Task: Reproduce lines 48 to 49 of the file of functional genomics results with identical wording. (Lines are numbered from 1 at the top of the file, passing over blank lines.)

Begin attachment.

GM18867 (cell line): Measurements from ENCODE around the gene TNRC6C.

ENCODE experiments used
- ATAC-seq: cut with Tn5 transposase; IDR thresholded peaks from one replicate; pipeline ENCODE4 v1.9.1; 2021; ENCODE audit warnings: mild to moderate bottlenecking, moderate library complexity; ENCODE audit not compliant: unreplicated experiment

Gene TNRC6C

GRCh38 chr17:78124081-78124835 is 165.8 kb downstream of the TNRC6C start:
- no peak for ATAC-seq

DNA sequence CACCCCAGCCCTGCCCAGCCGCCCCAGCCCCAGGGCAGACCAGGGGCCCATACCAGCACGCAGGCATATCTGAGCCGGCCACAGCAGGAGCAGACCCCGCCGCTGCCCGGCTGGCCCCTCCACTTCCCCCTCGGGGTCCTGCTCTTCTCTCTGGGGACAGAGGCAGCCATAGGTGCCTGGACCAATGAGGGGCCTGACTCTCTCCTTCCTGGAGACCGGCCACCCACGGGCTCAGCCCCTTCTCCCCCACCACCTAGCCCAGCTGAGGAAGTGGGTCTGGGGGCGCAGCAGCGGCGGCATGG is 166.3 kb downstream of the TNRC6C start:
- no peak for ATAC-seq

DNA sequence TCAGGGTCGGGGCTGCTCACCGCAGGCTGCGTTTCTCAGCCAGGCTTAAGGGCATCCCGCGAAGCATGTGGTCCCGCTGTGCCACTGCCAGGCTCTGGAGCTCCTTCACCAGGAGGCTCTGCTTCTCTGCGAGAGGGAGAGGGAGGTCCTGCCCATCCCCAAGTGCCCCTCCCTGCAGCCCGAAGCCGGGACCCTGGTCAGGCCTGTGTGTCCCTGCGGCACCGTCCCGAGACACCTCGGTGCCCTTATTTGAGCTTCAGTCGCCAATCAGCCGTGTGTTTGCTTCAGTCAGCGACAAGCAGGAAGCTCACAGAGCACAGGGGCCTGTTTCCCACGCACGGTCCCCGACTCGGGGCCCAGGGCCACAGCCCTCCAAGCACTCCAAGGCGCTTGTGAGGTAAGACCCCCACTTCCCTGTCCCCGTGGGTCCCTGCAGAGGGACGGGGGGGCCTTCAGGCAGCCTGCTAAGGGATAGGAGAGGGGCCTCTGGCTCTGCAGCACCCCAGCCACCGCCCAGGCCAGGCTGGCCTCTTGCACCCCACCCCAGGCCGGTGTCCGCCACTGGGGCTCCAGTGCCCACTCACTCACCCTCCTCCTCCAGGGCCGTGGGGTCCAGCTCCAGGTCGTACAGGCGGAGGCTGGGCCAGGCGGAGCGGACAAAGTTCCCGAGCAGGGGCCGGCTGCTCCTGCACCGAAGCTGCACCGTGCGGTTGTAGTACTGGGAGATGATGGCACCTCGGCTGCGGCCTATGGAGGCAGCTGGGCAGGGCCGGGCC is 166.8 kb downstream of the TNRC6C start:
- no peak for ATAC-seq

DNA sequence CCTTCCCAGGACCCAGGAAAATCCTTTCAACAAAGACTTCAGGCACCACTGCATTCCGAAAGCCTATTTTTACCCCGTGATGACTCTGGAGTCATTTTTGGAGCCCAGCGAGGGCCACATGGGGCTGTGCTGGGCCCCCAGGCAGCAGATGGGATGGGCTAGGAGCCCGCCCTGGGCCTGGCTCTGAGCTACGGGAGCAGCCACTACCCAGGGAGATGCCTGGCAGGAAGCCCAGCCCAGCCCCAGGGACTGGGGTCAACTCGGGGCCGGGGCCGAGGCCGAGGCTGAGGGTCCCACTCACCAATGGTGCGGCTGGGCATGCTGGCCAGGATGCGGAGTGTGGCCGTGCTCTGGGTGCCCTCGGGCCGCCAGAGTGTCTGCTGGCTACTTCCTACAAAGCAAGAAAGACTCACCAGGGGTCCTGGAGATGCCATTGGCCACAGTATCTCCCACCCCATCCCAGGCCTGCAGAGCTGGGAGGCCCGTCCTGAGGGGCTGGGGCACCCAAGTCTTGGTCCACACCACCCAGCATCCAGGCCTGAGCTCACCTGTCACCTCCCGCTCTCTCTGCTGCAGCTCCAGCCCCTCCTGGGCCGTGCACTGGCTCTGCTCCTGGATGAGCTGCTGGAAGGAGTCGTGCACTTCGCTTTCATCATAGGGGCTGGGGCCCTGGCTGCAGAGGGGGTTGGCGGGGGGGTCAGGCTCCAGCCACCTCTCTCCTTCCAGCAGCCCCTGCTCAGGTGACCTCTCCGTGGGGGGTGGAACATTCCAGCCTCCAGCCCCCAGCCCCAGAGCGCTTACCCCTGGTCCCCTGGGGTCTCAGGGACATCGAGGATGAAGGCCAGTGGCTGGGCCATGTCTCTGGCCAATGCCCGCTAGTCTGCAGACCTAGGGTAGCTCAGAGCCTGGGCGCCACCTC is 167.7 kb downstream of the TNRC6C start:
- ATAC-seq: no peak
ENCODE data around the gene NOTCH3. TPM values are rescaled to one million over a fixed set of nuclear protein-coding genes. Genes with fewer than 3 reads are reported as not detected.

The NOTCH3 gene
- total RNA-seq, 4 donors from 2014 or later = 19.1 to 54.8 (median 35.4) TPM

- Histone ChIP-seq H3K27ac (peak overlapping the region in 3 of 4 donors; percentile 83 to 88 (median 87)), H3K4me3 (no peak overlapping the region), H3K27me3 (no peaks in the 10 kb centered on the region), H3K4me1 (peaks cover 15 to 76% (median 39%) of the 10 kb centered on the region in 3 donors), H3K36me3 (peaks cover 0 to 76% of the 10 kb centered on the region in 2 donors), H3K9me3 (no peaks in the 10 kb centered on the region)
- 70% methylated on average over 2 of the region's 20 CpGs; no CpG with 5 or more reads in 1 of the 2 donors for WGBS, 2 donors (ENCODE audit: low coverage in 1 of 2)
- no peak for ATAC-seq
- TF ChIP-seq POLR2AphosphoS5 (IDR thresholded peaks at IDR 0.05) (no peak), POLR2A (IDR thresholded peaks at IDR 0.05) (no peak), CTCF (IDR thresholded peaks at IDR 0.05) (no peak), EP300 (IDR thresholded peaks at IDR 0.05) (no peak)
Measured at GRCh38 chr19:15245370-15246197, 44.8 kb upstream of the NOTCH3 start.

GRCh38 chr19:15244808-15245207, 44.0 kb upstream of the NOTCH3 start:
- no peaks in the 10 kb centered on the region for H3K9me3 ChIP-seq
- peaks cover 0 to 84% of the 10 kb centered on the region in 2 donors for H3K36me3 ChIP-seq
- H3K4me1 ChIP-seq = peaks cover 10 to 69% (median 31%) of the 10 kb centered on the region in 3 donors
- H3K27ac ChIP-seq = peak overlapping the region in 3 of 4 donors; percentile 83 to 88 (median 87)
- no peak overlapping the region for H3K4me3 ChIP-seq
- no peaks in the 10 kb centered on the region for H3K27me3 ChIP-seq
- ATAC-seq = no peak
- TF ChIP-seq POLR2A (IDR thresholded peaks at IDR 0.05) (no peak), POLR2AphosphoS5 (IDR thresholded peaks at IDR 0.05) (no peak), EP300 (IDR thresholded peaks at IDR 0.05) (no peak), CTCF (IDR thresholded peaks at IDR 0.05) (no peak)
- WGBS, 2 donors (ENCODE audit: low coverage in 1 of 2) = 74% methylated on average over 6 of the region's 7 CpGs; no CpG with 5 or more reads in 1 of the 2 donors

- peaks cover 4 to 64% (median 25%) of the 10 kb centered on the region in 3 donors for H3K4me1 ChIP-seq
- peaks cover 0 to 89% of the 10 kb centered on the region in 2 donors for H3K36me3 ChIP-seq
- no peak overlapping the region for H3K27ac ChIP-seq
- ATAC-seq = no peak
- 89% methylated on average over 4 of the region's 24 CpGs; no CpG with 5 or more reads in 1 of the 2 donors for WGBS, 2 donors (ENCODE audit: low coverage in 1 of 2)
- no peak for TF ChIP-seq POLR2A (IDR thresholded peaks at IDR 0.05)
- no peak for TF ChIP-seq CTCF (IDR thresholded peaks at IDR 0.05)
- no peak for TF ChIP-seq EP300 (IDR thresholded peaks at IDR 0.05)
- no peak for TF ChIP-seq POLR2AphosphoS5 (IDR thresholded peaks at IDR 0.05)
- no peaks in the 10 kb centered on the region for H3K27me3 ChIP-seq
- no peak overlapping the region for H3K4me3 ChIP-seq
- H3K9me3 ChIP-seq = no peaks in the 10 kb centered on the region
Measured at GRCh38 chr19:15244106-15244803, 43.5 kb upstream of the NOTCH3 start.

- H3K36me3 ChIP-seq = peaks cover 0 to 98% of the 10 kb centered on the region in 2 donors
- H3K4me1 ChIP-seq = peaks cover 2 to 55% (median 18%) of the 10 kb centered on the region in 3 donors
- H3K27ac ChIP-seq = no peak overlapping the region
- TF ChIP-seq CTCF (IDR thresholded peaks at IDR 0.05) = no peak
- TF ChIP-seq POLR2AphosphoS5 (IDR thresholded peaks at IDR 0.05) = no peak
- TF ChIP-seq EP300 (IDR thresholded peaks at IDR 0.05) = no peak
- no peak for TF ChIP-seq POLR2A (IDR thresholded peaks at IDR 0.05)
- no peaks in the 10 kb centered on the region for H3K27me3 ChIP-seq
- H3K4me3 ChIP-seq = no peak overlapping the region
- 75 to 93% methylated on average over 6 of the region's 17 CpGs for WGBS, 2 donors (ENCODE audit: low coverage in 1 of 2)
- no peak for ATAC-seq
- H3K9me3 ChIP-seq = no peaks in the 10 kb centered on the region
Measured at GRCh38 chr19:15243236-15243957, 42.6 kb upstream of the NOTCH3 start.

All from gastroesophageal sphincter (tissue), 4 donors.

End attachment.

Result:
- TF ChIP-seq POLR2AphosphoS5 (IDR thresholded peaks at IDR 0.05) = no peak
- TF ChIP-seq EP300 (IDR thresholded peaks at IDR 0.05) = no peak